Sadly, the world and even the Church are full of false prophets who confuse others by proclaiming visions which they make up out of their desire for worldly approval, applying a Christian veneer to the most deadly of sins, and passing them off as virtue. The Church is rife with preachers and teachers of this kind. In Ezekiel’s chapter 13, God talks about them as well:
They have seen false visions and lying divinations. They say, ‘Declares the Lord,’ when the Lord has not sent them, and yet they expect him to fulfill their word..... Therefore thus says the Lord God: “Because you have uttered falsehood and seen lying visions, therefore behold, I am against you, declares the Lord God. My hand will be against the prophets who see false visions and who give lying divinations.... Precisely because they have misled my people, saying, ‘Peace,’ when there is no peace, and because, when the people build a wall, these prophets smear it with whitewash, say to those who smear it with whitewash that it shall fall!” [Ez 13:6-11]
This is a remarkably apt image. How often do our cultural “influencers” erect a wall of falsehoods, only to have wayward Catholic “leaders” adjust their spiritual and moral teaching to whitewash that wall!
Reckoning and Redemption
What is so fascinating about the Book of Ezekiel is that God reveals Himself as having “run out of patience”—or rather, He realizes that His forbearance has not had the desired result, and so He must allow the consequences of widespread sin to be made manifest in a way that can bring those who survive to their senses. These prophecies were uttered after the Jews had been exiled to Babylon, yet they still seemed to think they were just fine. But in a very few years, within the lifetimes of nearly all who heard Ezekiel’s proclamations, Jerusalem was utterly destroyed, including the Temple itself. This was the clearest possible signal of God’s disgust with His chosen people, and of His determination to make them understand.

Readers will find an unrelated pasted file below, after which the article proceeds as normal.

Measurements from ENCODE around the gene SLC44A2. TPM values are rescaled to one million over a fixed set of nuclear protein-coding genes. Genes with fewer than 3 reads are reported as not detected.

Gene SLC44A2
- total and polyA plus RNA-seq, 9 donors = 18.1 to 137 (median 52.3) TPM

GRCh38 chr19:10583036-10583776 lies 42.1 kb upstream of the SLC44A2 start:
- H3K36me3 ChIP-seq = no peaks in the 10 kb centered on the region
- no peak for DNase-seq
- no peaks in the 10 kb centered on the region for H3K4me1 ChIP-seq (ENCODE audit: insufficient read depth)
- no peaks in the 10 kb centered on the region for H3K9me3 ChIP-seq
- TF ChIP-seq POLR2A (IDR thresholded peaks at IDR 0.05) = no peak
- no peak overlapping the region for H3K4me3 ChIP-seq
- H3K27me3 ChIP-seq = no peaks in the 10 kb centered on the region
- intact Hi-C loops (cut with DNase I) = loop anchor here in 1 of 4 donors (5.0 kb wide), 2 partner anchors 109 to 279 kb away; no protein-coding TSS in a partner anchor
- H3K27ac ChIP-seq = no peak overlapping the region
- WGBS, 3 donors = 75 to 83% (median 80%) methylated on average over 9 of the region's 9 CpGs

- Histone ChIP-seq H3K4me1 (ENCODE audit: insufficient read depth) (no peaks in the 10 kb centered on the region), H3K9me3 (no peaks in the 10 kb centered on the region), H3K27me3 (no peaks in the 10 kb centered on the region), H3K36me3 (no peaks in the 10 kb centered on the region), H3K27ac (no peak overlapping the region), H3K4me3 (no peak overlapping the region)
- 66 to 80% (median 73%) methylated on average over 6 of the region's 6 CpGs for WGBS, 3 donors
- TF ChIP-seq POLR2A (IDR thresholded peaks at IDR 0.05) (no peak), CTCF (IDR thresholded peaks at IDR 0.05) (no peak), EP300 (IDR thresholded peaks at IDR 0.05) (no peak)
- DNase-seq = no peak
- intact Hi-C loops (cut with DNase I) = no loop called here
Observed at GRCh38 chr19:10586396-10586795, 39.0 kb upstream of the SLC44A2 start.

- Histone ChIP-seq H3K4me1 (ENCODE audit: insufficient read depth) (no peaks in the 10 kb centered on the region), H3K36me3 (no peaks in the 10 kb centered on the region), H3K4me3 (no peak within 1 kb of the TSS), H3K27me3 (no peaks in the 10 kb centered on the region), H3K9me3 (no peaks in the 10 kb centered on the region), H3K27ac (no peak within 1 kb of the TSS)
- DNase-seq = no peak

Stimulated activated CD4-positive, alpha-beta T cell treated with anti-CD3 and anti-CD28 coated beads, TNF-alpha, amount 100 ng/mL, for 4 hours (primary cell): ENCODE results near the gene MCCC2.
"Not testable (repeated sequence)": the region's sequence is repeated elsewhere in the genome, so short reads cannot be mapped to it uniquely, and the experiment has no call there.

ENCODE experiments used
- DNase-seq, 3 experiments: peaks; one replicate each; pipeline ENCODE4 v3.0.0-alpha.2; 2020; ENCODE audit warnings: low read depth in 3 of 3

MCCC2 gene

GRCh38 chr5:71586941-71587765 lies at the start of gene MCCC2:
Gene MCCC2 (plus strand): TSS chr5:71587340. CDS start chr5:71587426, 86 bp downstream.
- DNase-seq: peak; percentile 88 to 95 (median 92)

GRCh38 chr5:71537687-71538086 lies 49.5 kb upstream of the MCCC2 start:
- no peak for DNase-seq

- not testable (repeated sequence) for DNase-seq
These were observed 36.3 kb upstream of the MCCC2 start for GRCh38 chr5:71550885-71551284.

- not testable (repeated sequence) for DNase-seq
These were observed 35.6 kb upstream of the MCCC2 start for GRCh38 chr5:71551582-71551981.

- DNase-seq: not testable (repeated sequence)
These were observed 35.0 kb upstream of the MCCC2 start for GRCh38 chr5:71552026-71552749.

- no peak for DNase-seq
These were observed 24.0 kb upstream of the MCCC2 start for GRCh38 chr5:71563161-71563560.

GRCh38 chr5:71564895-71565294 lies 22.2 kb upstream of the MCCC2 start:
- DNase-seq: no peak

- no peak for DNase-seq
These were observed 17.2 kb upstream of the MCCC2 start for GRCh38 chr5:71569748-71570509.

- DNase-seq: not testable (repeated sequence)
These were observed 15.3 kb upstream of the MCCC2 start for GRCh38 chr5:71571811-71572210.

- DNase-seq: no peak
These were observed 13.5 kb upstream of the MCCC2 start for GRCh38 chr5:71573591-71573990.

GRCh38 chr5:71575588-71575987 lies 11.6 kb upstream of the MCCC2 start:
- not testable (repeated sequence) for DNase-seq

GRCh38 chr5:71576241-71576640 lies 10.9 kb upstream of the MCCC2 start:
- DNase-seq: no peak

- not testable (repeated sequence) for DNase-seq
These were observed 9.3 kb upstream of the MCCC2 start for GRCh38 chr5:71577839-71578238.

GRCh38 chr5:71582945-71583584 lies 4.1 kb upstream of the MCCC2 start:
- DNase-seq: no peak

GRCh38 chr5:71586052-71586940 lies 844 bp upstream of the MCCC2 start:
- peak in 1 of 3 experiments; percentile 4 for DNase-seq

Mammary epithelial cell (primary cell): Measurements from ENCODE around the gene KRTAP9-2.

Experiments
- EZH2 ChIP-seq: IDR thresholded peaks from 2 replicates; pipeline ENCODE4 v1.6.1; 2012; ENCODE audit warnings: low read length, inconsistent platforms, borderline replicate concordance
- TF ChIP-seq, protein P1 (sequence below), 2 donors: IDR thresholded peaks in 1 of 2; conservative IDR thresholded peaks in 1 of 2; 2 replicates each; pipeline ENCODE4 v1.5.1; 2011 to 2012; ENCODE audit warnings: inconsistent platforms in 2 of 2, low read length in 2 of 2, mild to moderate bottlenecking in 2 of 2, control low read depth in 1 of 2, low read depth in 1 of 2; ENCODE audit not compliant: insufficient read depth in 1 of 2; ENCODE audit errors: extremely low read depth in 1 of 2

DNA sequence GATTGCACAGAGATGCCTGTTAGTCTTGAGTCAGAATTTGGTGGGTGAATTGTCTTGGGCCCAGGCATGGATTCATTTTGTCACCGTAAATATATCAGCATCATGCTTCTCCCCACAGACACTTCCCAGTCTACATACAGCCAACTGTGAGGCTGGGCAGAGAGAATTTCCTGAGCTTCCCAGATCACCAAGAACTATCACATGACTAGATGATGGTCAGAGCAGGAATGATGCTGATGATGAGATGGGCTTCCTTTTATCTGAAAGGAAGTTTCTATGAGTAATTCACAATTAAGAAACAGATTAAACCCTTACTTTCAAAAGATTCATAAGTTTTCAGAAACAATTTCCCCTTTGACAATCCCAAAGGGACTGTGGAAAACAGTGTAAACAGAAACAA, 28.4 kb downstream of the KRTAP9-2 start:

Notice too that these imminent prophecies of Ezekiel are followed by a searing denunciation of the idolatrous elders of the Jewish people (chapter 14) and of the character of Jerusalem as a “useless vine” (chapter 15), and then a long prophetic sequence on “the Lord’s faithless bride” (chapter 16). And yet at the very end of this dismaying section of the book comes one of the strongest prophecies of the Redeemer. God promises that He will remember His covenant with Israel:
I will establish my covenant with you, and you shall know that I am the Lord, that you may remember and be confounded, and never open your mouth again because of your shame, when I atone for you for all that you have done, declares the Lord God. [Ez 16:62-63]
This stunning passage is our cause for hope and joy today. In Israel it was possible for essentially the whole people to go wildly astray. The Old Testament is a saga of this happening again and again. But that is not possible with the Church. Despite the sins of a great many of her leaders and her most socially prominent members, the Church remains a harbor of redemption, and huge numbers of her faithful will be just that, faithful, even when they seem to have no voice in the Church’s administration. The Church is the Body of Christ, sacramentally united with her Head. This is not just a matter of a covenant or an agreement. This is the fruit of redemption—and it is not a perishable fruit.
And that is why, bad as things are and can be, the Church is always an enormous reservoir of good—and so an unfailing cause for hope.